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Dr. Julio Arroyo, OD, FAAOMC, CFMP, MBA
Dr. Dena Andrade, OD


    Measurement of Corneal Thickness

Corneal Pachymetry

A pachymeter is a medical device used to measure the thickness of the eye's cornea. It is used prior to a Corneal Molding (Non-surgió al Vision Correction) evaluation, LASIK surgery, and is useful in screening for patients suspected of developing glaucoma.

Modern design incorporates ultrasound technology for measurement of the thickness. Earlier models were based on optical principles. Until recently, pachymetric measurement of central corneal thickness (CCT) has been the exclusive territory of corneal specialists.

After all, is an important tool to evaluate the health of the cornea, measuring its thickness to assess a capacity to pump out excess fluid and maintain clarity.

Ultrasound Pachymetry

Corneal specialists and general ophthalmologists continue to rely on accurate corneal pachymetry readings to manage patients with corneal ectasias (e.g., keratoglobus, pellucid degeneration, keratoconus), Fuchs’ endothelial dystrophy, bullous keratopathy, corneal rejection post – penetrating keratoplasty, and other causes of corneal edema. However, an increasing number of ophthalmologists are now obtaining.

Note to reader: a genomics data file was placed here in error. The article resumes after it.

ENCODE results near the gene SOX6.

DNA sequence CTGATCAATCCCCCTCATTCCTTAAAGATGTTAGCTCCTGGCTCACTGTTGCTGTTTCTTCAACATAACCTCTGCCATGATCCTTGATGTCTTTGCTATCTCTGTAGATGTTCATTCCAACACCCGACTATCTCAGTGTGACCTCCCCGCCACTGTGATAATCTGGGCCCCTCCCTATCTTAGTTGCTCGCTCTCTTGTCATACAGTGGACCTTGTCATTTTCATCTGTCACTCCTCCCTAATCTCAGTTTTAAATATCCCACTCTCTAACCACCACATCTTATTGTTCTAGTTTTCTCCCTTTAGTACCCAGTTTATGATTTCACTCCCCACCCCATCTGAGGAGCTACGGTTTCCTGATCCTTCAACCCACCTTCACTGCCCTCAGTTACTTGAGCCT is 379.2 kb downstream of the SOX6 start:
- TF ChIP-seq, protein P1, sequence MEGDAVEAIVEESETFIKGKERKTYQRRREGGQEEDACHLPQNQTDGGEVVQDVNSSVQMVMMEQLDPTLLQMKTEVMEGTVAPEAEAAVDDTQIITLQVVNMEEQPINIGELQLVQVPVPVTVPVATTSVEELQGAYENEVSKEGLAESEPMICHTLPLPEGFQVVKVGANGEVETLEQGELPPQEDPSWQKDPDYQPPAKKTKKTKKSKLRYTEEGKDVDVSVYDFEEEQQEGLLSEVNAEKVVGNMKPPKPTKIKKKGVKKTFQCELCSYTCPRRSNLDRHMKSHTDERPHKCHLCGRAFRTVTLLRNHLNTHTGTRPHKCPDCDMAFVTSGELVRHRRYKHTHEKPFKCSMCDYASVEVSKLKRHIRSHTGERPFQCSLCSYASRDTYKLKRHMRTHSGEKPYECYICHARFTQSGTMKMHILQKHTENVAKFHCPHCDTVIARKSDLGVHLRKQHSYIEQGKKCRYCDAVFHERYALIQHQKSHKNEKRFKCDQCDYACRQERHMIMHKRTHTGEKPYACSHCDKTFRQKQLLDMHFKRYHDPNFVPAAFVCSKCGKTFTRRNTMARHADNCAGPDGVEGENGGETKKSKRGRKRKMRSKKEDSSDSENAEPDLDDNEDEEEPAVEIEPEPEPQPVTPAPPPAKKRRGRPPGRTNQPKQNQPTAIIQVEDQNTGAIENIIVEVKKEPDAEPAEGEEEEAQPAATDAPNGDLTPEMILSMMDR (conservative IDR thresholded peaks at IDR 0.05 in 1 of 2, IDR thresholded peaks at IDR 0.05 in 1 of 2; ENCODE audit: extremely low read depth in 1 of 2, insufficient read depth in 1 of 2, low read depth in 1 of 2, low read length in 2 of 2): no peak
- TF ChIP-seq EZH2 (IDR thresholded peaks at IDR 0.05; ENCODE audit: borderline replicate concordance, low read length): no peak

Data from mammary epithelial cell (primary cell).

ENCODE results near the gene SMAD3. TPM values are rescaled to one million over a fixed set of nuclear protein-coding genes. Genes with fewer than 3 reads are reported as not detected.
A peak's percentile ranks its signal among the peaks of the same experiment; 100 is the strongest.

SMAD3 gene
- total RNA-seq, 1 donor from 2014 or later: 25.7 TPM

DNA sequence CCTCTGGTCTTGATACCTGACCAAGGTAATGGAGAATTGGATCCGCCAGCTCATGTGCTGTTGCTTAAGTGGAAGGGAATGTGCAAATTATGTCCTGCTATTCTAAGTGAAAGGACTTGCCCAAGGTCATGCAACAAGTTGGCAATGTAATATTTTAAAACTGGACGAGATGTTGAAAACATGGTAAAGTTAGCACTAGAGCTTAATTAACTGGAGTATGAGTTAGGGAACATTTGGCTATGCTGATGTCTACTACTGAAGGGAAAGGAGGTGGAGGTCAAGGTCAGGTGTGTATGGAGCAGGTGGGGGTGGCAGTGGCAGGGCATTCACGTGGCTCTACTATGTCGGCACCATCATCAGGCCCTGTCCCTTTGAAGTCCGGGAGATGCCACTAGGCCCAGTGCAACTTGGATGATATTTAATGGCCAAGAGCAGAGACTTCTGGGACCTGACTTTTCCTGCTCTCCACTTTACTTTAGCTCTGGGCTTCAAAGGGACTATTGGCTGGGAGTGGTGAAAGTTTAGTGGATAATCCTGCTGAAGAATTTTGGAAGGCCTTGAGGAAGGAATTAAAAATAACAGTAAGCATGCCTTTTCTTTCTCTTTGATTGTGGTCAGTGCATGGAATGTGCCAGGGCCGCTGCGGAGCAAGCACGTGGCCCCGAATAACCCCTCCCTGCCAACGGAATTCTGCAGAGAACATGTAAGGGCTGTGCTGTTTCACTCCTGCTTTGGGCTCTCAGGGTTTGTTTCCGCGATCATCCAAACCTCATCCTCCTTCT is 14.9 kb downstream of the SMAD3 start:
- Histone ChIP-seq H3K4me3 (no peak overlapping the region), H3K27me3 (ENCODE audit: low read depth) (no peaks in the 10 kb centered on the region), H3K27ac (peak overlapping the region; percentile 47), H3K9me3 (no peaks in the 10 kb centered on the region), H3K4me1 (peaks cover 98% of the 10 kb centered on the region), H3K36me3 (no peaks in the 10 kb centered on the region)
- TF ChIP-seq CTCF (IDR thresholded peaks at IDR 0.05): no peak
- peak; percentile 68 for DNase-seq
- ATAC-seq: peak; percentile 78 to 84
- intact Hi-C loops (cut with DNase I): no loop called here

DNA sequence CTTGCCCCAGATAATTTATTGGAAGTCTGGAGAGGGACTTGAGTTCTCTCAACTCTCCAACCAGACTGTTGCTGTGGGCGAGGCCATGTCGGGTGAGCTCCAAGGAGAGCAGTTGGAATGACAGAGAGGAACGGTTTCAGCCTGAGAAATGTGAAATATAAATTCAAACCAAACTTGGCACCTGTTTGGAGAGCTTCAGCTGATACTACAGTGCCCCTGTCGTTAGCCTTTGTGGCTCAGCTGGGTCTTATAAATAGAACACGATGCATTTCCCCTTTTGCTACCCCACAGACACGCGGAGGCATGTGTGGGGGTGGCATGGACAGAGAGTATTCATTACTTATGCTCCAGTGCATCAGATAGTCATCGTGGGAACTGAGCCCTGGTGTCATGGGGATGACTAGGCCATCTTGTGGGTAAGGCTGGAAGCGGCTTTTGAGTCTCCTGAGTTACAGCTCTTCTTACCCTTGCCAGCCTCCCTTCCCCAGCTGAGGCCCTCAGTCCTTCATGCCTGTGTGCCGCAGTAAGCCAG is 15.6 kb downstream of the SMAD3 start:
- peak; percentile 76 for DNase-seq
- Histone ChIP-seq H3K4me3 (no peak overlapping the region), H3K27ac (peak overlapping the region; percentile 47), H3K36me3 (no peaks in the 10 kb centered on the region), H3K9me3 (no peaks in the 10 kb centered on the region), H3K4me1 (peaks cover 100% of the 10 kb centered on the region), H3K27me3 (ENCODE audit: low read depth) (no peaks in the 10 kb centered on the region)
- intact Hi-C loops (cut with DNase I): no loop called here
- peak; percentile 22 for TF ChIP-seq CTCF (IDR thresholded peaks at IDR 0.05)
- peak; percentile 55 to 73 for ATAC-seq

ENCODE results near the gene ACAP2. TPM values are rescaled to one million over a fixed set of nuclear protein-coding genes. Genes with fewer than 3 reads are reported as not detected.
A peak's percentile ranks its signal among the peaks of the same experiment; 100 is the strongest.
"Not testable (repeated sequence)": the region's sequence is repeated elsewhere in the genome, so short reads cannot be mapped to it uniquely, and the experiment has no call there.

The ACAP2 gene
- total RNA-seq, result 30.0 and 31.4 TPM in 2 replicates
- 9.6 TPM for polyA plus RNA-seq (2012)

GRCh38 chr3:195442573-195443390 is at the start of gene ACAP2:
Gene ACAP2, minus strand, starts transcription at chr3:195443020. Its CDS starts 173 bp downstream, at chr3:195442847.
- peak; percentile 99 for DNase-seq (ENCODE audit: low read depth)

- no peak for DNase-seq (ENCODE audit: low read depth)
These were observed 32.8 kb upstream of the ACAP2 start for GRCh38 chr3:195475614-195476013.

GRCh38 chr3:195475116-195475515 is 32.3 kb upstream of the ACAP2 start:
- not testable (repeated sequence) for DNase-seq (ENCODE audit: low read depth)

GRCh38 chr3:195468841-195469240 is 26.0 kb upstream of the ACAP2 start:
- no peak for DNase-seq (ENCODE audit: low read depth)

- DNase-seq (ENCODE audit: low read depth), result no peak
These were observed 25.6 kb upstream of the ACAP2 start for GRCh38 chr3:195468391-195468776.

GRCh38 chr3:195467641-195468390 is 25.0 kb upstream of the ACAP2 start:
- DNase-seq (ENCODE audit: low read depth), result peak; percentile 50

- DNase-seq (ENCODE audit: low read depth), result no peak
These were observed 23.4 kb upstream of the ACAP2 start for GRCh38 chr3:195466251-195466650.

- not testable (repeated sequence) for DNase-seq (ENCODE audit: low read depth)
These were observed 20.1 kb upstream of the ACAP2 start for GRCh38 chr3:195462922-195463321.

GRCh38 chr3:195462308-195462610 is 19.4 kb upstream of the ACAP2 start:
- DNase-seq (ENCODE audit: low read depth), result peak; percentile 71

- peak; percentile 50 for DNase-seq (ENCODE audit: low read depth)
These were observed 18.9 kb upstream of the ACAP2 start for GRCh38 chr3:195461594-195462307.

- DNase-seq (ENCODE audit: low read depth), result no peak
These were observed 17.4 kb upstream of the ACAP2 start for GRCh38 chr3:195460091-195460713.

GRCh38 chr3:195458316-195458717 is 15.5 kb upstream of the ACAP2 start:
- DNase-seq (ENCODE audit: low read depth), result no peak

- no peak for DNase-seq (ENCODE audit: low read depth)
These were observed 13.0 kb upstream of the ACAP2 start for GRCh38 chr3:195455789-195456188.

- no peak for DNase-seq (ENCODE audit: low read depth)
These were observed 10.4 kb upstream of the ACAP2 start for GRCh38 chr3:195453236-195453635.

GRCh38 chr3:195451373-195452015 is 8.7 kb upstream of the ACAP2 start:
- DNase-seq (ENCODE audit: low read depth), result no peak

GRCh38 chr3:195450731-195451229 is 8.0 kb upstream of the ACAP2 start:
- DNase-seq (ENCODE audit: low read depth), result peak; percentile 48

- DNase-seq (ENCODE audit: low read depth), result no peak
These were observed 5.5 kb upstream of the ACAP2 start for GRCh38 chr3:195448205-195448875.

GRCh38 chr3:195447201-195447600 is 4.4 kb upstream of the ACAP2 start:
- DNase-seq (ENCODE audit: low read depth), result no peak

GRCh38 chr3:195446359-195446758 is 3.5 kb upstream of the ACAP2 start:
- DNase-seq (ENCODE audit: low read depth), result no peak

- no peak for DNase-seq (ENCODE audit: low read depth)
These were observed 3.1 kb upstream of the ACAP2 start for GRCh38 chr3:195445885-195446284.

A variety of equipment are available for ophthalmologists to choose from. The most commonly used equipment uses ultrasound technology and is the clinical standard. Most of the clinical work studying the association between CCT and glaucoma has relied on ultrasound pachymetry.

Patients with Glaucoma

Ultrasound require contact with the cornea; the ophthalmologist delivers a drop of anesthetic to the eye and applies a sterile pachymeter tip gently onto the cornea. Ultrasounds continue to be popular, affordable and accurate, but a newer line of pachymeter that use optical low – coherence reflectometry technology may enhance accuracy and allow non – contact pachymetry.

Studies comparing optical versus ultrasound pachymetry indicate that optical pachymetry is at least as accurate as ultrasound pachymetry when measuring CCT. Some optical instrument even allow real – time monitoring of measurements. Additional features that ophthalmologists may consider important when selecting the appropriate equipment, include portability, ability to communicate with office and surgical equipment (e.g. excimer laser), and built – in algorithms to estimate the “true IOP” from a CCT correction.

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